Sunday 17 July 2016

Avia Ba-33 in Japanese Army Service

For those looking for something unusual, in 2013 AZ Model released a rather neat little 1/72nd kit of the attractive Avia Ba-33 biplane fighter in Japanese Army markings. This aircraft was actually a BH-33L powered by a Skoda 450-500hp engine. In March 1930 one example of the 80 BH-33L aircraft built, s/n 1020, was sent to Manchuria as a demonstration aircraft sponsored by the Skoda Works, Shanghai, which represented the Czech Avia company in China.  Manchuria at that time was under the control of Chang Hsüeh-liang, the son of the warlord Chang Tso-lin and known as "the Young Marshal". In 1928 Chang had joined with the nationalist Kuomintang government of China and his nascent air force became the North-Eastern Air Force.

The BH-33L was assembled at Mukden (Fentien, re-named Shenyang in 1929) by Avia mechanic Vacek and then on 12 June test flown by Avia company pilot Cestmir Hanus. In October 1930 it was flown in trials for the benefit of the Headquarters of the North-Eastern Air Force with a Dewoitine D.27 and Letov S.131. Although the Avia aircraft proved superior in the trials it was disassembled and put into bonded storage in a Mukden hangar. 

On 18 September 1931 Japanese Army troops occupied Mukden and seized the airfield together with all the aircraft stored there. In October the Avia was re-assembled and re-painted with Japanese markings. It was reportedly used by the Japanese for air observation and ground attack sorties in the Qiqihar area of operations in China. Avia petitioned the Japanese government that the aircraft was Czech property and requested payment of US$30,000. Even though Marshal Chang confirmed the ownership of the aircraft the Japanese at first refused to return it or pay for it. Avia petitioned the Japanese Army command in Mukden, the Japanese Army General Staff in Tokyo, the Czech consulate in Harbin and the Czech Embassy in Japan and eventually on 17 March 1933 the Japanese Kwangtung Army accepted the claim and paid for the aircraft. Its ultimate fate is unknown.

The Ba-33/BH-33L demonstrator was reported to have been originally finished in the standard Czech air force colours of khaki on the upper surfaces and aluminium dope underneath. The AZ instructions show an unusual demarcation of colours around the nose which appears slightly different to that shown by the only known photograph of the aircraft at Mukden, published in the Czech magazine HPM of November 1994 (above). The Avia applied khaki appears to have been a little lighter than the usual Czech Air Force colour and is available from Agama in both enamel and acrylic paints. Whether the aircraft was really re-painted by the Japanese in the 'Japan Dark Green' suggested by AZ is uncertain but the application of the large Hinomaru to the tail surfaces was not a standard presentation and appears to be based on the Czech air force markings. In addition to the Japanese markings the kit provides two alternate schemes for a Czech and Slovak machine.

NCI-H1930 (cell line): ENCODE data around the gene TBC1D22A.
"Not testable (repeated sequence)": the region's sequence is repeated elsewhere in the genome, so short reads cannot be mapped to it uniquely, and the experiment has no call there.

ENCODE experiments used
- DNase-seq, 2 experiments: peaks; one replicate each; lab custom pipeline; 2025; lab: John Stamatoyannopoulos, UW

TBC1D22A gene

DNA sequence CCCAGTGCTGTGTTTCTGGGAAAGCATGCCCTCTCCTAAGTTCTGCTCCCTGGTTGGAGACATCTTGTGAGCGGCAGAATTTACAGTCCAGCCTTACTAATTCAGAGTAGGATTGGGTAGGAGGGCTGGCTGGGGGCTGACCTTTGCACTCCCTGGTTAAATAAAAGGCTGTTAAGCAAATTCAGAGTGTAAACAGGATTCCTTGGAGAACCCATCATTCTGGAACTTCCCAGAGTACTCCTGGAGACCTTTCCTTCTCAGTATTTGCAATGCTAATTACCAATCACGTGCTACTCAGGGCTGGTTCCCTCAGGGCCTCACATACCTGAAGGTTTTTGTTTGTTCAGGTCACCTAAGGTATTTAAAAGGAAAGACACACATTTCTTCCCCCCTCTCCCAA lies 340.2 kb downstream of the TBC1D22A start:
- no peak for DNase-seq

The kit is injection moulded in grey plastic with an alternative resin prop for use with this version and injection moulded clear parts for the windscreen and what appears to be some kind of gunsight in front of the windscreen (?). The moulding is sharp but the rib tapes on the wings and tail are rather prominent and would benefit from a light sanding. Armament consisted of two cowling mounted 7.7mm synchronised machine guns. Images of the sprue frame and a built-up example of the kit in its Japanese markings may be found here.

Update: Gary Lai has kindly sent a link to his blog here where he has published an old magazine image of another photograph of the assembled Avia in the hangar at Mukden. The dark tone of the image may have suggested the idea that the aircraft had been re-painted.

With special thanks to Mirek Kárník for his assistance with this article, to Gary Lai for sending the link to his blog and also acknowledging Lennart Andersson's 'A History of Chinese Aviation' (AHS of ROC 2008) as an invaluable reference source.

Image credits: Box art and profile © 2014 AZ Model; Photo © 1994 HPM magazine via Mirek Kárník; Postcard and plan images via net.      

1 comment:

Anonymous said...


I recently came across a color plate of an Italian Savoia Marchetti SM-75 in Japanese markings. The description said it was a special plane that flew from Eastern Europe to Japan. The aircraft was designated RT (Rome to Tokyo) and piloted by Lt Colonel Antonio Moscatelli in July 1942. That's all the information I could find. I hope that you can do a posting on this in the future.]

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